Unfortunately, armed with hateful rhetoric and their own version of moral justification, a very visible sub-species of trolls (shall we call them ogres?) emboldened by online trolling behavior has come to dominate today’s political discourse. In a country that supposedly champions liberal values, the most valued content in our online atmosphere proves to be sensational and damaging. Websites such as Twitter and Facebook are struggling to curtail the effects of racist, misogynistic and xenophobic accounts, most of which are run by foreign actors or fake bots designed to algorithmically post inflammatory statements. In 2017, Facebook reported up to 3 percent of its accounts were fake, totaling 60 million “users” not associated with a real person. The internet, and social media sites in particular, are predisposed to promote content that attracts attention, yet a consequence of this is the promotion of sensational messages that sow discord and harm.
Because the natural tendency of the internet is to guide users toward attention-grabbing sensationalism, we need creative solutions to take back control of our online spaces. There have been attempts at pulling the policy lever on this issue, such as legislation passed by the French Parliament that allows courts to remove fake news during election periods. However, when governments or companies gain the authority of censoring online content, it creates a slippery slope; one that may ultimately lead to the infringement of our first amendment rights in the United States.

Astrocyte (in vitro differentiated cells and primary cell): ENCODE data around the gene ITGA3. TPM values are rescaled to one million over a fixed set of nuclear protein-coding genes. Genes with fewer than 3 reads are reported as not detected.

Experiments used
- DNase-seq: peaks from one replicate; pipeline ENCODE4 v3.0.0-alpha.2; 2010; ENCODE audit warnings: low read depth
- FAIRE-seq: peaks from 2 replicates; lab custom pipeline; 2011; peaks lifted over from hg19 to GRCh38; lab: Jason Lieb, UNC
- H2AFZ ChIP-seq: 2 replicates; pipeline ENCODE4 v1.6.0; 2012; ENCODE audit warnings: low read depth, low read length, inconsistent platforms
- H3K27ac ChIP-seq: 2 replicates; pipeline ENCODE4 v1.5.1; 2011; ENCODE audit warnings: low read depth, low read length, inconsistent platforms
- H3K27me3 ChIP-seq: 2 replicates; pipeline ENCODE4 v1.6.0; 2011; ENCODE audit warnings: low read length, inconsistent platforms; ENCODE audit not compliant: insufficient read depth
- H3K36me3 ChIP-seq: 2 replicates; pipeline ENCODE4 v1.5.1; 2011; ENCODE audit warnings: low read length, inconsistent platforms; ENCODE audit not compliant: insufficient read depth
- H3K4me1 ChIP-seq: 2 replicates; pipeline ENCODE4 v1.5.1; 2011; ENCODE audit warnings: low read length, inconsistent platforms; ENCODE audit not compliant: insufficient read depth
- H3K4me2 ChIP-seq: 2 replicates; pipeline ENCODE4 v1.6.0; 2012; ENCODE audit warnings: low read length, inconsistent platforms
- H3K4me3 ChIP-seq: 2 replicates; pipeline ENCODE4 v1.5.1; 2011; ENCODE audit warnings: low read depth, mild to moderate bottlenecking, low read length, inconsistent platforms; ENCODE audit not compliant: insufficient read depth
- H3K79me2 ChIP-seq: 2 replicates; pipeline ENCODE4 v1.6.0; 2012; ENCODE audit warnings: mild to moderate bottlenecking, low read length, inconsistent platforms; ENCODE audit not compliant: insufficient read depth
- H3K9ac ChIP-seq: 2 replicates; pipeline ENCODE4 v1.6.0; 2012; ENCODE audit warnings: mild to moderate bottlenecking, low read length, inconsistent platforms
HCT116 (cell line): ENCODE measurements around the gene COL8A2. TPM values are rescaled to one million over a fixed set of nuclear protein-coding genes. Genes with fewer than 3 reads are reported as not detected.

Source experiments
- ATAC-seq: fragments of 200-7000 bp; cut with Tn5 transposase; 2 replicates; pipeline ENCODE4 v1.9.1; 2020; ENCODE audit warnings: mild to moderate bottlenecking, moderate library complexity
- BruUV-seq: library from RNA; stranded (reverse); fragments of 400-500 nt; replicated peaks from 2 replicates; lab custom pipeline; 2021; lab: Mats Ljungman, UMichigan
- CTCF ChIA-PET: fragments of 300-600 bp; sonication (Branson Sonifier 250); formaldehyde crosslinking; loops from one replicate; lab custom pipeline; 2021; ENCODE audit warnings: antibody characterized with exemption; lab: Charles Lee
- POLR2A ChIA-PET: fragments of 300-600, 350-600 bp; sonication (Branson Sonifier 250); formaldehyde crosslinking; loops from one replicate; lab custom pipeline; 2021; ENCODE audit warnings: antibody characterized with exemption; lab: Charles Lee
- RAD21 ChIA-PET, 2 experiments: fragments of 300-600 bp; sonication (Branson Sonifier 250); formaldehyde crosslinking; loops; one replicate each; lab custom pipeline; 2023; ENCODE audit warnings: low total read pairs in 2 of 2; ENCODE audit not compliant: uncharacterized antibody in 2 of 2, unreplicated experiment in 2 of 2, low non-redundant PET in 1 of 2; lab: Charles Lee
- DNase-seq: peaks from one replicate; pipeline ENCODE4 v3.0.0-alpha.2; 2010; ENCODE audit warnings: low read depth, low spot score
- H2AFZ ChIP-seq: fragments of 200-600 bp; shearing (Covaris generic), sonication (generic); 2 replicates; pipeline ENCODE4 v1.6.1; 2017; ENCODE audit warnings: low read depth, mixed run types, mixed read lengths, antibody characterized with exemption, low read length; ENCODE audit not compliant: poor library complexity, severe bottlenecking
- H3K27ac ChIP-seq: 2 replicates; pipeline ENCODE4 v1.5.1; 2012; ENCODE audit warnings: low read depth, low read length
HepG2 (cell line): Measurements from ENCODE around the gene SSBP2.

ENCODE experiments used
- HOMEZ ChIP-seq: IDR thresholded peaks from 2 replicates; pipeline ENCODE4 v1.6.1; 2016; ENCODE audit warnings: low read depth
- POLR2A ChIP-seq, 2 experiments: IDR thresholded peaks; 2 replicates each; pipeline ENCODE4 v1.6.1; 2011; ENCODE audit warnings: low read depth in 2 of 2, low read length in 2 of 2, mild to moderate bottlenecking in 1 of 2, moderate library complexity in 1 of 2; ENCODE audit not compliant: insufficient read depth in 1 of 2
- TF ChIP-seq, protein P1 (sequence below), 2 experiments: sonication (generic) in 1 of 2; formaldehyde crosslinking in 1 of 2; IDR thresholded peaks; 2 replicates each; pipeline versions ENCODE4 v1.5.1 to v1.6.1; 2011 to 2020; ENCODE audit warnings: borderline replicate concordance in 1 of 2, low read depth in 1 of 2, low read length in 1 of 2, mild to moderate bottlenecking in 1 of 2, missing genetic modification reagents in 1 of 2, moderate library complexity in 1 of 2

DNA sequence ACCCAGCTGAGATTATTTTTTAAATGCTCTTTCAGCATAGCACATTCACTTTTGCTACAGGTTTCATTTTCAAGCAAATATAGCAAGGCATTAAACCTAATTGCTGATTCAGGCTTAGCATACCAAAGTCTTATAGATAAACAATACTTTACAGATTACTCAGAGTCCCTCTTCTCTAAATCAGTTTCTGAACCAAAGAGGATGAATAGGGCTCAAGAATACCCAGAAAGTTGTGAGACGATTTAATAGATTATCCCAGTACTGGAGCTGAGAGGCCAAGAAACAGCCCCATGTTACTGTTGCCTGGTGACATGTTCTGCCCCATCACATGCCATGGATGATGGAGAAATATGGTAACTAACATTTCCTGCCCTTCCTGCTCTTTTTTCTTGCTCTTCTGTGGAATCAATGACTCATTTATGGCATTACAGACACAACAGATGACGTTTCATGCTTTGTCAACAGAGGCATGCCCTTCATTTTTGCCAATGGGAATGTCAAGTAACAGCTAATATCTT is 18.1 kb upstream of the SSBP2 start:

Instead, the way to combat disinformation is to make users more digitally literate. Students have it drilled into them since middle school that they need to use credible sources for their essays, but this warning should go beyond the classroom. Let us make it a personal responsibility for everyone to be conscious surfers of the web. This can be done without limiting the freedoms of any individual user, while also impacting their choices of who and what to interact with online. For example, qualified professionals in schools could teach online safety, content evaluation and personal data protection that may help students make better choices. Structuring these courses in the same way as drug and alcohol awareness or consent education seminars would be a good first step toward promoting more responsible internet usage.
The internet is the biggest playground in the history of human civilization, and every playground has its bullies. But through education about disinformation, fake news and trolling behavior, it is possible to give each internet user the resources they need to function in this complicated ecosystem. A more educated populace will lead to a safer internet for all and provide a chance to reverse some of the negative consequences of unlimited information.
Alex Satola can be reached at firstname.lastname@example.org.